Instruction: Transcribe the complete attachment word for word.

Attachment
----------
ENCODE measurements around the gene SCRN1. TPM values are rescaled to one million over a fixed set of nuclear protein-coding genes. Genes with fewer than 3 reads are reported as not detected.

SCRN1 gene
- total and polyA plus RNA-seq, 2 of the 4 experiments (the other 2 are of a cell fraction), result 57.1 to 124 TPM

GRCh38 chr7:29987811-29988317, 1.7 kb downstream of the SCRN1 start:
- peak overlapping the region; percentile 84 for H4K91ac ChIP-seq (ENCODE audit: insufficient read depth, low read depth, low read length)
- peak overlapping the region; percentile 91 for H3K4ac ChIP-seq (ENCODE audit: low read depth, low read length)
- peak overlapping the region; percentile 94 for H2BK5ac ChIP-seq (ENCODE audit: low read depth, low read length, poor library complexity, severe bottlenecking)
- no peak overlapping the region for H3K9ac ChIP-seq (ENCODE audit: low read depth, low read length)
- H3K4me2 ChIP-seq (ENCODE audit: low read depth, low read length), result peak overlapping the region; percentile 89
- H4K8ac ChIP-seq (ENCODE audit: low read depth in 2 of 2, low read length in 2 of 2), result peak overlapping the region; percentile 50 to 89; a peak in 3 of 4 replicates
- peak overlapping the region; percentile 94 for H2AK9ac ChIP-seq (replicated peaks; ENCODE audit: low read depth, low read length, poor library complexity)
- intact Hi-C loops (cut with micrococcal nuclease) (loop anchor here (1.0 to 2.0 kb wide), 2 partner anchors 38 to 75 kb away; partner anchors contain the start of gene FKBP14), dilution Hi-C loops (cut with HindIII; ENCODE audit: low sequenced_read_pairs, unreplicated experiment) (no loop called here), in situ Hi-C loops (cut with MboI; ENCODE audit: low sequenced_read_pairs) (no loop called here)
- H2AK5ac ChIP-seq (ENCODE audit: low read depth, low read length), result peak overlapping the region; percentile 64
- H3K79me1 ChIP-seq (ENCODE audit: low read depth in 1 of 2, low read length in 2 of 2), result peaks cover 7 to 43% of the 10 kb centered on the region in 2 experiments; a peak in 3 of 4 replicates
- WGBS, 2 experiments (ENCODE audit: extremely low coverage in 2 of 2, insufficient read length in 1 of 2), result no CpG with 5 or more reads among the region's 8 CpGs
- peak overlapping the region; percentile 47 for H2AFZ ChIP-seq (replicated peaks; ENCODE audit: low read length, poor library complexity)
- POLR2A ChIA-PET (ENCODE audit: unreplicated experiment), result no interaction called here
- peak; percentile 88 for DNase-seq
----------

ENCODE measurements around the gene SCRN1. TPM values are rescaled to one million over a fixed set of nuclear protein-coding genes. Genes with fewer than 3 reads are reported as not detected.

SCRN1 gene
- total and polyA plus RNA-seq, 2 of the 4 experiments (the other 2 are of a cell fraction), result 57.1 to 124 TPM

GRCh38 chr7:29987811-29988317, 1.7 kb downstream of the SCRN1 start:
- peak overlapping the region; percentile 84 for H4K91ac ChIP-seq (ENCODE audit: insufficient read depth, low read depth, low read length)
- peak overlapping the region; percentile 91 for H3K4ac ChIP-seq (ENCODE audit: low read depth, low read length)
- peak overlapping the region; percentile 94 for H2BK5ac ChIP-seq (ENCODE audit: low read depth, low read length, poor library complexity, severe bottlenecking)
- no peak overlapping the region for H3K9ac ChIP-seq (ENCODE audit: low read depth, low read length)
- H3K4me2 ChIP-seq (ENCODE audit: low read depth, low read length), result peak overlapping the region; percentile 89
- H4K8ac ChIP-seq (ENCODE audit: low read depth in 2 of 2, low read length in 2 of 2), result peak overlapping the region; percentile 50 to 89; a peak in 3 of 4 replicates
- peak overlapping the region; percentile 94 for H2AK9ac ChIP-seq (replicated peaks; ENCODE audit: low read depth, low read length, poor library complexity)
- intact Hi-C loops (cut with micrococcal nuclease) (loop anchor here (1.0 to 2.0 kb wide), 2 partner anchors 38 to 75 kb away; partner anchors contain the start of gene FKBP14), dilution Hi-C loops (cut with HindIII; ENCODE audit: low sequenced_read_pairs, unreplicated experiment) (no loop called here), in situ Hi-C loops (cut with MboI; ENCODE audit: low sequenced_read_pairs) (no loop called here)
- H2AK5ac ChIP-seq (ENCODE audit: low read depth, low read length), result peak overlapping the region; percentile 64
- H3K79me1 ChIP-seq (ENCODE audit: low read depth in 1 of 2, low read length in 2 of 2), result peaks cover 7 to 43% of the 10 kb centered on the region in 2 experiments; a peak in 3 of 4 replicates
- WGBS, 2 experiments (ENCODE audit: extremely low coverage in 2 of 2, insufficient read length in 1 of 2), result no CpG with 5 or more reads among the region's 8 CpGs
- peak overlapping the region; percentile 47 for H2AFZ ChIP-seq (replicated peaks; ENCODE audit: low read length, poor library complexity)
- POLR2A ChIA-PET (ENCODE audit: unreplicated experiment), result no interaction called here
- peak; percentile 88 for DNase-seq